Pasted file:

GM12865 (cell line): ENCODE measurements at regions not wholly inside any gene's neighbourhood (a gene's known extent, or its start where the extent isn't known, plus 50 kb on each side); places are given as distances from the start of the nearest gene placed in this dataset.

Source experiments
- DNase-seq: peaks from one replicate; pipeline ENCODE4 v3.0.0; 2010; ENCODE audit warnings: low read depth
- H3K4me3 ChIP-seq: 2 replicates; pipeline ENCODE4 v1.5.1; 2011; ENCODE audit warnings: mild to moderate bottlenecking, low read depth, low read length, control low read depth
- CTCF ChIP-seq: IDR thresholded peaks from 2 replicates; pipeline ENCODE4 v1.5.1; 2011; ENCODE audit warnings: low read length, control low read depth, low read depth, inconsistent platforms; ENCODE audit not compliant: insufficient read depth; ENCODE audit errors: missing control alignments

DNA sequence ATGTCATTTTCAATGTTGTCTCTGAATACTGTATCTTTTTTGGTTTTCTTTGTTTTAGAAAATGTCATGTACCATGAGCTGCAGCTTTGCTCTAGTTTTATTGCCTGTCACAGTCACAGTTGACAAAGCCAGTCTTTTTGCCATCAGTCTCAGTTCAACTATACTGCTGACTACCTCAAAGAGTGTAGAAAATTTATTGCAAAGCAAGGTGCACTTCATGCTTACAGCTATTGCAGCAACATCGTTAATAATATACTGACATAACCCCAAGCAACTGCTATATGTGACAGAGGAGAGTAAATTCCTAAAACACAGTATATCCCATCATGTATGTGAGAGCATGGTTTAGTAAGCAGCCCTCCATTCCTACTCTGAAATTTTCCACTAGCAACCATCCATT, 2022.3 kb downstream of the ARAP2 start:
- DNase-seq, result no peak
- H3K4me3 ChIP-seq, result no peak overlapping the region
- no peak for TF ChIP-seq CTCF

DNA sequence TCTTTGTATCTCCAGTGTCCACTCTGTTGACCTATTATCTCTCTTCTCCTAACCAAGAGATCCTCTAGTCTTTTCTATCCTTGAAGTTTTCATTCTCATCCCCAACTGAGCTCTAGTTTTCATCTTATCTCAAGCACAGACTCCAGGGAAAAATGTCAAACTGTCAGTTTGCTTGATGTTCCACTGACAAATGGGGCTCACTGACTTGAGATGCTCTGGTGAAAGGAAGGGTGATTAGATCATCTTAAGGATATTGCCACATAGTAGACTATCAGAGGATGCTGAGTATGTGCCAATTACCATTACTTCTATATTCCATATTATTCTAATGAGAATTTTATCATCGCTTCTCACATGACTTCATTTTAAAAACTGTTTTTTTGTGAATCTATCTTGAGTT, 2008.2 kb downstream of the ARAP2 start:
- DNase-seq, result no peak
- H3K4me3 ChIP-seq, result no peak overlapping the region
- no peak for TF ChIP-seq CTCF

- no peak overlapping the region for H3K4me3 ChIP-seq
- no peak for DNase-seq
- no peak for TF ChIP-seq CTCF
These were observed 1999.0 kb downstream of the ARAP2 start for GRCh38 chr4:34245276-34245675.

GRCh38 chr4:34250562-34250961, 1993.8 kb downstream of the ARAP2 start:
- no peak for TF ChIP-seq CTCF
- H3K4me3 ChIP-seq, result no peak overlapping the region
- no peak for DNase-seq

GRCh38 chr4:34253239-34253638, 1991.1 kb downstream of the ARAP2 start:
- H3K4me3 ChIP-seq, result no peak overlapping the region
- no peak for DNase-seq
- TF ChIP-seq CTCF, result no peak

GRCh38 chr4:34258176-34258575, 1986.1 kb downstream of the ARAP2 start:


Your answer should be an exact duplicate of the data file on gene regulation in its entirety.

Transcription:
GM12865 (cell line): ENCODE measurements at regions not wholly inside any gene's neighbourhood (a gene's known extent, or its start where the extent isn't known, plus 50 kb on each side); places are given as distances from the start of the nearest gene placed in this dataset.

Source experiments
- DNase-seq: peaks from one replicate; pipeline ENCODE4 v3.0.0; 2010; ENCODE audit warnings: low read depth
- H3K4me3 ChIP-seq: 2 replicates; pipeline ENCODE4 v1.5.1; 2011; ENCODE audit warnings: mild to moderate bottlenecking, low read depth, low read length, control low read depth
- CTCF ChIP-seq: IDR thresholded peaks from 2 replicates; pipeline ENCODE4 v1.5.1; 2011; ENCODE audit warnings: low read length, control low read depth, low read depth, inconsistent platforms; ENCODE audit not compliant: insufficient read depth; ENCODE audit errors: missing control alignments

DNA sequence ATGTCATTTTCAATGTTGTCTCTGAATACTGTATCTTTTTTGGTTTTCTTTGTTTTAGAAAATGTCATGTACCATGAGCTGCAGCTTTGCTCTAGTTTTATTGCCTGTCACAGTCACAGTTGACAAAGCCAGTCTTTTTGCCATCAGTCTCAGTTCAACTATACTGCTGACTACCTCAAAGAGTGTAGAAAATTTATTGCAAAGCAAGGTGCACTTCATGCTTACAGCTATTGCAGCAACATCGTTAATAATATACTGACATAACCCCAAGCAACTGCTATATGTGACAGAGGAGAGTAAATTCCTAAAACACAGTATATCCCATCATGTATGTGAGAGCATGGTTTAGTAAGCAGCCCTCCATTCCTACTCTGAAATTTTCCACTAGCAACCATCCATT, 2022.3 kb downstream of the ARAP2 start:
- DNase-seq, result no peak
- H3K4me3 ChIP-seq, result no peak overlapping the region
- no peak for TF ChIP-seq CTCF

DNA sequence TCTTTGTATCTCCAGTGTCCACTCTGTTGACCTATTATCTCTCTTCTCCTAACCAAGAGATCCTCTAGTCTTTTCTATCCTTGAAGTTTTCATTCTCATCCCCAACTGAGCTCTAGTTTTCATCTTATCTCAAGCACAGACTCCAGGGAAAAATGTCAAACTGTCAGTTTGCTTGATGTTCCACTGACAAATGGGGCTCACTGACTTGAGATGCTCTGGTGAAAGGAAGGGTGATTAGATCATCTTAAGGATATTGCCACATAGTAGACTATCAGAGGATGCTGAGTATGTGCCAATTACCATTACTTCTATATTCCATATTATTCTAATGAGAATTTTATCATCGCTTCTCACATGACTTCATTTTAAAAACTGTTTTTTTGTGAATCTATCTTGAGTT, 2008.2 kb downstream of the ARAP2 start:
- DNase-seq, result no peak
- H3K4me3 ChIP-seq, result no peak overlapping the region
- no peak for TF ChIP-seq CTCF

- no peak overlapping the region for H3K4me3 ChIP-seq
- no peak for DNase-seq
- no peak for TF ChIP-seq CTCF
These were observed 1999.0 kb downstream of the ARAP2 start for GRCh38 chr4:34245276-34245675.

GRCh38 chr4:34250562-34250961, 1993.8 kb downstream of the ARAP2 start:
- no peak for TF ChIP-seq CTCF
- H3K4me3 ChIP-seq, result no peak overlapping the region
- no peak for DNase-seq

GRCh38 chr4:34253239-34253638, 1991.1 kb downstream of the ARAP2 start:
- H3K4me3 ChIP-seq, result no peak overlapping the region
- no peak for DNase-seq
- TF ChIP-seq CTCF, result no peak

GRCh38 chr4:34258176-34258575, 1986.1 kb downstream of the ARAP2 start: